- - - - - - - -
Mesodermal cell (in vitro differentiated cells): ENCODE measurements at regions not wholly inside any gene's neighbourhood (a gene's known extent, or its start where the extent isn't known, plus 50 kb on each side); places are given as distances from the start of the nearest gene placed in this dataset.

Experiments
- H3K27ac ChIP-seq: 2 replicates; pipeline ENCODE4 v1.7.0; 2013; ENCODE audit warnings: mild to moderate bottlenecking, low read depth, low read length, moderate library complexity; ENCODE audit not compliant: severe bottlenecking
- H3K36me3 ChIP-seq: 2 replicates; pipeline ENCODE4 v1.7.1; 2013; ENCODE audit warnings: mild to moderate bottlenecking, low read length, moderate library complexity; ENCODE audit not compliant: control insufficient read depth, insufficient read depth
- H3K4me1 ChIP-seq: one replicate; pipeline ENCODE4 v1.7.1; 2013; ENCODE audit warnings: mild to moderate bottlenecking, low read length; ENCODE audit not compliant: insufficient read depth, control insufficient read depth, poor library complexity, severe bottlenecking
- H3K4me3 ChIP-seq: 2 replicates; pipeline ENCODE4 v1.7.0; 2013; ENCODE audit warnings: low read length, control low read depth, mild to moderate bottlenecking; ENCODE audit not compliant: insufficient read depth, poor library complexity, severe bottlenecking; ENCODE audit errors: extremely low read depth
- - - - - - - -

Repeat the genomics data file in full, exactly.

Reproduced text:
Mesodermal cell (in vitro differentiated cells): ENCODE measurements at regions not wholly inside any gene's neighbourhood (a gene's known extent, or its start where the extent isn't known, plus 50 kb on each side); places are given as distances from the start of the nearest gene placed in this dataset.

Experiments
- H3K27ac ChIP-seq: 2 replicates; pipeline ENCODE4 v1.7.0; 2013; ENCODE audit warnings: mild to moderate bottlenecking, low read depth, low read length, moderate library complexity; ENCODE audit not compliant: severe bottlenecking
- H3K36me3 ChIP-seq: 2 replicates; pipeline ENCODE4 v1.7.1; 2013; ENCODE audit warnings: mild to moderate bottlenecking, low read length, moderate library complexity; ENCODE audit not compliant: control insufficient read depth, insufficient read depth
- H3K4me1 ChIP-seq: one replicate; pipeline ENCODE4 v1.7.1; 2013; ENCODE audit warnings: mild to moderate bottlenecking, low read length; ENCODE audit not compliant: insufficient read depth, control insufficient read depth, poor library complexity, severe bottlenecking
- H3K4me3 ChIP-seq: 2 replicates; pipeline ENCODE4 v1.7.0; 2013; ENCODE audit warnings: low read length, control low read depth, mild to moderate bottlenecking; ENCODE audit not compliant: insufficient read depth, poor library complexity, severe bottlenecking; ENCODE audit errors: extremely low read depth